The U.S. merchandise-trade deficit unexpectedly narrowed to the lowest in more than a year as imports plummeted, signaling the impact of tariffs on shipments.
The gap decreased to $66.5 billion in October from $70.5 billion the prior month, Census Bureau data showed Tuesday. That compared with forecasts of a widening to $71 billion. Exports of goods eased to $135.3 billion, down $0.9 billion from September. Imports dropped to a two-year low of $201.8 billion.
- The latest figures offer a glimpse of how trade may impact gross domestic product in the fourth quarter.
- U.S. trade with China has suffered as President Donald Trump ratcheted up tariffs on imports from the Asian nation, which retaliated with its own levies on U.S. goods since 2018.
- The report comes as the world’s two biggest economies edge closer to a partial deal to avert steeper tariffs that the U.S. has threatened on Chinese goods.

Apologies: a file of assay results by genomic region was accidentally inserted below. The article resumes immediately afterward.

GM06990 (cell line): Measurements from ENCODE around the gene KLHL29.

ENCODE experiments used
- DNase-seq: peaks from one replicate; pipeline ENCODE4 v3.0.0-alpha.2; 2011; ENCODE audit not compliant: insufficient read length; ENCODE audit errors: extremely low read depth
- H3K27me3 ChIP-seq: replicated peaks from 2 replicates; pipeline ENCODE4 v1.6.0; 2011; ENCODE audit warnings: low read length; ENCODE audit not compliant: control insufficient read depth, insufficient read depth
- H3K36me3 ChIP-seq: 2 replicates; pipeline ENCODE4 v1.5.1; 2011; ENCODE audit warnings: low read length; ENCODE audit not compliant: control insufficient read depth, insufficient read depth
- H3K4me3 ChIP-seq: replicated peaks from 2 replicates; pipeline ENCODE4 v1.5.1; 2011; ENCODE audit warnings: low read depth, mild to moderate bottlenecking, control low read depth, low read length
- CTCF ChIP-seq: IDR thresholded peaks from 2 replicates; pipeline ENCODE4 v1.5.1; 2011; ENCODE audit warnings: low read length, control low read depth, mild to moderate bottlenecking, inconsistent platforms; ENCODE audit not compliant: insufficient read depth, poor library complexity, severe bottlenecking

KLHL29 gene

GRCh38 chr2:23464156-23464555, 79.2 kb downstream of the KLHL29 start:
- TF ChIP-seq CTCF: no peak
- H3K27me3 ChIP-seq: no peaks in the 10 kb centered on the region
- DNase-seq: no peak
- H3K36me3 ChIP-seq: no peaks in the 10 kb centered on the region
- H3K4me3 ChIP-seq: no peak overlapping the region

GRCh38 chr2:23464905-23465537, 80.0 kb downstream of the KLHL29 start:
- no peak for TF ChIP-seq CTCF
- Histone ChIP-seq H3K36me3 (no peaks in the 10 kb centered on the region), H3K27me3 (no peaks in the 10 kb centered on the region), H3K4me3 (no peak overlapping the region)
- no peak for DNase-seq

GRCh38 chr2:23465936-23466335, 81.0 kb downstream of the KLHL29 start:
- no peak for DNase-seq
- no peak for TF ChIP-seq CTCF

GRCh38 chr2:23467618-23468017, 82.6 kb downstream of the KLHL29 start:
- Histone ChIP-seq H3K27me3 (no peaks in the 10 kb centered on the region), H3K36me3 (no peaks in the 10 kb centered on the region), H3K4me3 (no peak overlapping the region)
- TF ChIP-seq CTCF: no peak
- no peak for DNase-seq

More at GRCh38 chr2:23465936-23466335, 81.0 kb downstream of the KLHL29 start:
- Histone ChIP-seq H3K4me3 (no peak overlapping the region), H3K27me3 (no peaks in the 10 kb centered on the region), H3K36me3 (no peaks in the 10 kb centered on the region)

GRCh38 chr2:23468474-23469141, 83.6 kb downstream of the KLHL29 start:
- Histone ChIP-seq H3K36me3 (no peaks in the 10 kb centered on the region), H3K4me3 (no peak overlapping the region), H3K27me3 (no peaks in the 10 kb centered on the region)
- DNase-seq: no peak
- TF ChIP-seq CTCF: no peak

- The report also showed wholesale inventories advanced 0.2% in the month as retail inventories rose 0.3%. Analysts look to these numbers to adjust estimates for economic growth during the quarter.
- Exports and imports of goods account for about three-fourths of America’s total trade; the U.S. typically runs a deficit in merchandise and a surplus in services.
- Tuesday’s figures cover goods only. The Commerce Department will release full October data for international trade Dec. 5, including services and more details on merchandise shipments.